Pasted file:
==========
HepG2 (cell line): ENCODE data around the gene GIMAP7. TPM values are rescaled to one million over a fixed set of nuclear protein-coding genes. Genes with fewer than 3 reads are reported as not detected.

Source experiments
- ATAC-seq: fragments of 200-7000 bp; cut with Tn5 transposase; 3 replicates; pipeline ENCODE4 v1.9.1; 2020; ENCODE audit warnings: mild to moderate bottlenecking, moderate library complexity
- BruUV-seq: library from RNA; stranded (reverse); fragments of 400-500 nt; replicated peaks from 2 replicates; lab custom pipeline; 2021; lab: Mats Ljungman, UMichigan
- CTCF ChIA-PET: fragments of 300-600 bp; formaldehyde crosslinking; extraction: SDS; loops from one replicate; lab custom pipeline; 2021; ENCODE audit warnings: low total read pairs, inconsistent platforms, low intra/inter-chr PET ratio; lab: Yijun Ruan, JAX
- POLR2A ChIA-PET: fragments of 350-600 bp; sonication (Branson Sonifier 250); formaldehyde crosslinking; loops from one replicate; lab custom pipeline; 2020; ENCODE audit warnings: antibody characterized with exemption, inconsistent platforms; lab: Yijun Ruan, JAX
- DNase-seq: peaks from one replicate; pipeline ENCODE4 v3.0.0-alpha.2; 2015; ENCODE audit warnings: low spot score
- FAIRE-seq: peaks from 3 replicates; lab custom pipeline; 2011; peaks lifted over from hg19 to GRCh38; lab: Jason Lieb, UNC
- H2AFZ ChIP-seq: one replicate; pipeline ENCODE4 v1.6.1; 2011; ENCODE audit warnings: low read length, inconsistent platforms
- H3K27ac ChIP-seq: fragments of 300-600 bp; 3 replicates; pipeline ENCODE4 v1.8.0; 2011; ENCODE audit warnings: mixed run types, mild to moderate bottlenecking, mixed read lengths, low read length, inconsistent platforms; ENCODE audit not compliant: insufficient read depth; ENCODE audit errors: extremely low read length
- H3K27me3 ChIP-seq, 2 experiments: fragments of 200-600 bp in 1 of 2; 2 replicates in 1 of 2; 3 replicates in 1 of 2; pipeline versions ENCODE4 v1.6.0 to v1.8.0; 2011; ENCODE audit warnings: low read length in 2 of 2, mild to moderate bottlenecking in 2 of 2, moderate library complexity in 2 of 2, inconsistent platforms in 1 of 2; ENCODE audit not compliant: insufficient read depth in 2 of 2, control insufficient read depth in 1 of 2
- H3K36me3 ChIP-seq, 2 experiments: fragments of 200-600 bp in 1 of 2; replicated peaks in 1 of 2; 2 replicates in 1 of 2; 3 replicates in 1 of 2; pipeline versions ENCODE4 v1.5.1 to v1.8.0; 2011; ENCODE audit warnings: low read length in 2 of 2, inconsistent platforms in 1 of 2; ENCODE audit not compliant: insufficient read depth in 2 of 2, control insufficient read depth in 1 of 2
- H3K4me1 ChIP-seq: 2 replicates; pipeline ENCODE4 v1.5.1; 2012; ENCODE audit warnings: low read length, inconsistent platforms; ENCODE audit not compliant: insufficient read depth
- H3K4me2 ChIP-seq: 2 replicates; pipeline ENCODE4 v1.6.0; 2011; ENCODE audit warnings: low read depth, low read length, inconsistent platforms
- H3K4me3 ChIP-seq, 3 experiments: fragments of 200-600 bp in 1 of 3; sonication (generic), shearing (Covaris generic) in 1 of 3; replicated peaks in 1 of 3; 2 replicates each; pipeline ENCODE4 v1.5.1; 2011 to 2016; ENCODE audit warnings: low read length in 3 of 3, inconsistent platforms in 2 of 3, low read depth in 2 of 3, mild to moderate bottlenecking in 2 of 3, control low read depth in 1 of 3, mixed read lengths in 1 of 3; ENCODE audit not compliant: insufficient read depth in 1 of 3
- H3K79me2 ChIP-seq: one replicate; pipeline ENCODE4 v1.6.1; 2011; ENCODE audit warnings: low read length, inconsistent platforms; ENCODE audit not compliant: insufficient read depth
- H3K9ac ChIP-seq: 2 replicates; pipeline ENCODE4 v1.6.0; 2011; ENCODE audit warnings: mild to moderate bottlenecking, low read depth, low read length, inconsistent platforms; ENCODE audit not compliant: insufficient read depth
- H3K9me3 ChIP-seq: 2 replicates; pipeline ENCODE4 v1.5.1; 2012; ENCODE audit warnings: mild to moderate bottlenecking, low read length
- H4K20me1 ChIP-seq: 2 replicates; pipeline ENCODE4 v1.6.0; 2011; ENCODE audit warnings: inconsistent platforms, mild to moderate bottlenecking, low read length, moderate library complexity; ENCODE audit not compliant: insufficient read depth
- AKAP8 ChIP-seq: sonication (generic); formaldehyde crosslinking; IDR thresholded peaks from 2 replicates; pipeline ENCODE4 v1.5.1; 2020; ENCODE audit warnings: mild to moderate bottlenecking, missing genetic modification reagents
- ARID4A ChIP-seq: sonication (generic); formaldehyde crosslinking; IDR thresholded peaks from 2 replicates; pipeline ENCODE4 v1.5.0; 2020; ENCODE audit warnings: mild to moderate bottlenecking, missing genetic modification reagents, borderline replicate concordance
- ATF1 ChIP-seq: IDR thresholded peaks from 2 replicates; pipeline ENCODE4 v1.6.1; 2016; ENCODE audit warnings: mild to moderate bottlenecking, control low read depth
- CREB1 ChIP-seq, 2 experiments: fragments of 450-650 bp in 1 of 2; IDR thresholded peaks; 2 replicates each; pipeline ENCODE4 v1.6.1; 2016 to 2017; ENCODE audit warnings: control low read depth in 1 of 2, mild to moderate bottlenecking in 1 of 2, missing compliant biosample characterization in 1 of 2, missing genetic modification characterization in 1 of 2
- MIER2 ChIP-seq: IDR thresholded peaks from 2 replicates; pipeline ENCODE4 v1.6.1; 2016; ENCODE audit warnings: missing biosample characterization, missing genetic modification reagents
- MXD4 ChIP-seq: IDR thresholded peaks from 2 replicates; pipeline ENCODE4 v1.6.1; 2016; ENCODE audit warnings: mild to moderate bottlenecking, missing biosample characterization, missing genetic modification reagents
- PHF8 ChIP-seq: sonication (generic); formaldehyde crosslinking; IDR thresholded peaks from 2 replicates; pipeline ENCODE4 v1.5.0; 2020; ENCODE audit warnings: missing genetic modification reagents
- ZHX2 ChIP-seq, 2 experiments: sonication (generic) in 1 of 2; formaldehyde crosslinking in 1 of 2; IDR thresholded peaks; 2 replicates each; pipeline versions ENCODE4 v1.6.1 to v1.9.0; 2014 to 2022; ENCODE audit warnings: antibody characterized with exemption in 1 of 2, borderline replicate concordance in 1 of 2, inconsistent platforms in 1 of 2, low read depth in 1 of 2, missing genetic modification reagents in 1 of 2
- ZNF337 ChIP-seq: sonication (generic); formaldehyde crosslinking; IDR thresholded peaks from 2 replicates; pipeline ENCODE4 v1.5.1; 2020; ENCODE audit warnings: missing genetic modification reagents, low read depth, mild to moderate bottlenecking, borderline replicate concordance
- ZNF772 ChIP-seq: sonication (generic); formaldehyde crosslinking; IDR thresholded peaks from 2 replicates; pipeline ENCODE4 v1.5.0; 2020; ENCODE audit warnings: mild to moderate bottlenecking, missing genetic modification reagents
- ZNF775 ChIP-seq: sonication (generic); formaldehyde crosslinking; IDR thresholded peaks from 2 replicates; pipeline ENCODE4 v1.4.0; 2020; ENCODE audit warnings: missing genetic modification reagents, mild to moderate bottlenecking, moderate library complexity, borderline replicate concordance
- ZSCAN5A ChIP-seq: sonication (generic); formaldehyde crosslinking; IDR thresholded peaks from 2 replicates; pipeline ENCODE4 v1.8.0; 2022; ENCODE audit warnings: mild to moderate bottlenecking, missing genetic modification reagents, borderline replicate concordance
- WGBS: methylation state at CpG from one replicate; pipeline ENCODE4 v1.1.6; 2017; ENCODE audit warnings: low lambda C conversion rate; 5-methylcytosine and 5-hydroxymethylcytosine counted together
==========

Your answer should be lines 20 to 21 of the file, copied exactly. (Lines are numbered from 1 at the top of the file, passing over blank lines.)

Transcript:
- AKAP8 ChIP-seq: sonication (generic); formaldehyde crosslinking; IDR thresholded peaks from 2 replicates; pipeline ENCODE4 v1.5.1; 2020; ENCODE audit warnings: mild to moderate bottlenecking, missing genetic modification reagents
- ARID4A ChIP-seq: sonication (generic); formaldehyde crosslinking; IDR thresholded peaks from 2 replicates; pipeline ENCODE4 v1.5.0; 2020; ENCODE audit warnings: mild to moderate bottlenecking, missing genetic modification reagents, borderline replicate concordance